So how did he get there? For cities with populations of 600,000, Cohen looked at factors that include political commitment, density, transit access and use, renewable energy capacity, greenhouse gas emissions, GHG reduction targets, climate change mitigation and adaptation planning, and acreage of parks.
And what of the United States, you ask? Cohen just so happened to publish his Top 10 U.S. cities last month.
- San Francisco
- Portland, Ore.
- San Diego
- New York & Philadelphia (tie)
- San Jose
Why the difference with the global rankings? For one, Cohen had to remove the green buildings ranking, since a similar metric does not exist outside North America and the U.K. Second, university leadership was also included.
All in all, fascinating stuff. Is your city prepared?
Photo: Nicolai Perjesi/VisitCopenhagen
Jun 29, 2011
Its hilarious that you list three california cities that rely on water shipped in from hundreds of miles away as 'sustainable'. Of course, they are also wasting their money on the thorougly debunked fiction of global warming, so I guess I shouldnt be surprised.
San Diego, that's a surprise! on the edge of a desert with limited water...? Of course its only major cities he's looked at, and the benchmarks have to be pretty subjective. In reality many smaller towns will be way more sustainable, with closer access to food and water. First thing to look at would be climate, San Francisco or maybe Barcelona or Santa Fe, places where you need very little heat or cooling for buildings. Agree that cities a metre or two above seal level don't look particularly safe.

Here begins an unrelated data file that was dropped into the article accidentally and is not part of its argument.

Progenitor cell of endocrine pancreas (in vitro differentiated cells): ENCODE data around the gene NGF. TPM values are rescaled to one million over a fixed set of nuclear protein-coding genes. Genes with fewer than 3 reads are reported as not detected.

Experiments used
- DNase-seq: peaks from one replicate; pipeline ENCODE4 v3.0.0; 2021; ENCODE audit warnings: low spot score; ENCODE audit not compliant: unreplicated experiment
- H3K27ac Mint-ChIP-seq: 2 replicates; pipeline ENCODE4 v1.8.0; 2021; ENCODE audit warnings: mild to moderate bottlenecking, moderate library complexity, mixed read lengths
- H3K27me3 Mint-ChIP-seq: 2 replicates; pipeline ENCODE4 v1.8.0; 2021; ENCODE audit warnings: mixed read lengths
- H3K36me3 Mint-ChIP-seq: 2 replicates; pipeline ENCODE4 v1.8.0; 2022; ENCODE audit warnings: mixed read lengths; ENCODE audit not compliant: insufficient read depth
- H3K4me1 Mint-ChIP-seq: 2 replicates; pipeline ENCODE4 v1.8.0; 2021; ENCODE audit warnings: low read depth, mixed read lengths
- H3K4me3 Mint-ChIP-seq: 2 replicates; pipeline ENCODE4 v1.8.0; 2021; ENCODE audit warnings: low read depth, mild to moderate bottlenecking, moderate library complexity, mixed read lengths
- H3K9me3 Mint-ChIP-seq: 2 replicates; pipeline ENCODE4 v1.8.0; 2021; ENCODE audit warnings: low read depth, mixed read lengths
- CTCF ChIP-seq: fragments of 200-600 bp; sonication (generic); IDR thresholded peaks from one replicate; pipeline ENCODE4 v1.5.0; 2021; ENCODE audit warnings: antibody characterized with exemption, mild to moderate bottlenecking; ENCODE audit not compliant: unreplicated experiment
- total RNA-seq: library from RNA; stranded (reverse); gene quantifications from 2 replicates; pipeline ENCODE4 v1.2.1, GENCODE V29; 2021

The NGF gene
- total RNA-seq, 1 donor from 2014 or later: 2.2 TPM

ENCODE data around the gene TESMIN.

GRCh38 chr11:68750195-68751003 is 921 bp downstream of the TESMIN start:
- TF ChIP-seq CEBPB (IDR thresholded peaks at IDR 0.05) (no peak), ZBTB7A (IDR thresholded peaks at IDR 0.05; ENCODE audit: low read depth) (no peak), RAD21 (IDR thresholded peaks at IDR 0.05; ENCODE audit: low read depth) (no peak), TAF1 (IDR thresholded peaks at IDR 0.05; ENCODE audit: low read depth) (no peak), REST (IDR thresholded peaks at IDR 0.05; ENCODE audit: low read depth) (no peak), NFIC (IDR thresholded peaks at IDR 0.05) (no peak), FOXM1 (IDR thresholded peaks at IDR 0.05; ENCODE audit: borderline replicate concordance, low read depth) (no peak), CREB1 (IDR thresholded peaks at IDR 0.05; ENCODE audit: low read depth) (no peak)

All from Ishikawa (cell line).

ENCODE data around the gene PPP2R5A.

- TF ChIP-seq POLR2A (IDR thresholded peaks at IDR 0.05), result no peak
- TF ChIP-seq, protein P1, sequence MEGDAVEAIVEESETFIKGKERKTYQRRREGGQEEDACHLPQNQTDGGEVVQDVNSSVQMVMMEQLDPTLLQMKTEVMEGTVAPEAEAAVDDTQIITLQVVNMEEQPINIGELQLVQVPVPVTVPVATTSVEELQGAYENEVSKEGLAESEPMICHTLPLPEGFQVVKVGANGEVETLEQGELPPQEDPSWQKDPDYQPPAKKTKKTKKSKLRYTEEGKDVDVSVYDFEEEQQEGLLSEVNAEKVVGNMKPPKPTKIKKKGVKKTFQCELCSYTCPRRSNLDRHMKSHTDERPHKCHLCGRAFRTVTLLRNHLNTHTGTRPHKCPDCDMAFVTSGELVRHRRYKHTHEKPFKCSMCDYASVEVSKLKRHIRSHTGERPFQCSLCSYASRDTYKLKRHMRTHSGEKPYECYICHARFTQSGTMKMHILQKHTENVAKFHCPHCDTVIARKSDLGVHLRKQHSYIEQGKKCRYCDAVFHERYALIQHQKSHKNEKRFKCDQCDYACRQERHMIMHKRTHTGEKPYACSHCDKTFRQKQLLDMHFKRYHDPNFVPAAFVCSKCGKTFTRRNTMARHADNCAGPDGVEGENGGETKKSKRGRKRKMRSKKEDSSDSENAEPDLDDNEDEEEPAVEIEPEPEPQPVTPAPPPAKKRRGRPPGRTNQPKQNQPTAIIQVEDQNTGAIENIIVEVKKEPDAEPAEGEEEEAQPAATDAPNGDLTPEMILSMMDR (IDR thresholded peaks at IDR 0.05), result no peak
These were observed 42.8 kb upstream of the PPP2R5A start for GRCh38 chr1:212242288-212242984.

A city that has shown it's resilience in the past buy coming back from the loss of it's major income producer and polluter is Pittsburgh. I'd like to know where it sits on the list. People are always surprised when the come to Pittsburgh now.
I guess I misunderstood the qualifications. Chicago has it's share of problems - but in terms of long term viability in a changing world it does have some important favorable points. - a northern climate. - 579 ft above (current) sea level. - 20% of the earth's available fresh water supply laps against it's shores. -just sayin'
San Franciso, Seatttle, Vancover, New York & others are all located on coast lines, low enough that even a single meter of sealevel rise will cause major problems. How 'green' a city is says little about it's ability to adapt and survive--which is resilience.
Some of the cities have great intentions and are reducing vehicle emissions, their buildings have more problems than understood. Vancouver as an example is employing great policy but their building development is super heating the atmosphere and contributing to climate change. If you use finishes on the exterior of a building that are excitable by UV, the buildings will generate heat that exceed BC Building Code. Here is what it looks like in the infrared spectrum. http://www.thermoguy.com/blog/index.php?itemid=61
If you read the study, sea level rise is a part of the "adaptation plan" rating. The question -- one worth debating -- is whether being collectively more sustainable is enough to avoid sea level rise in the first place.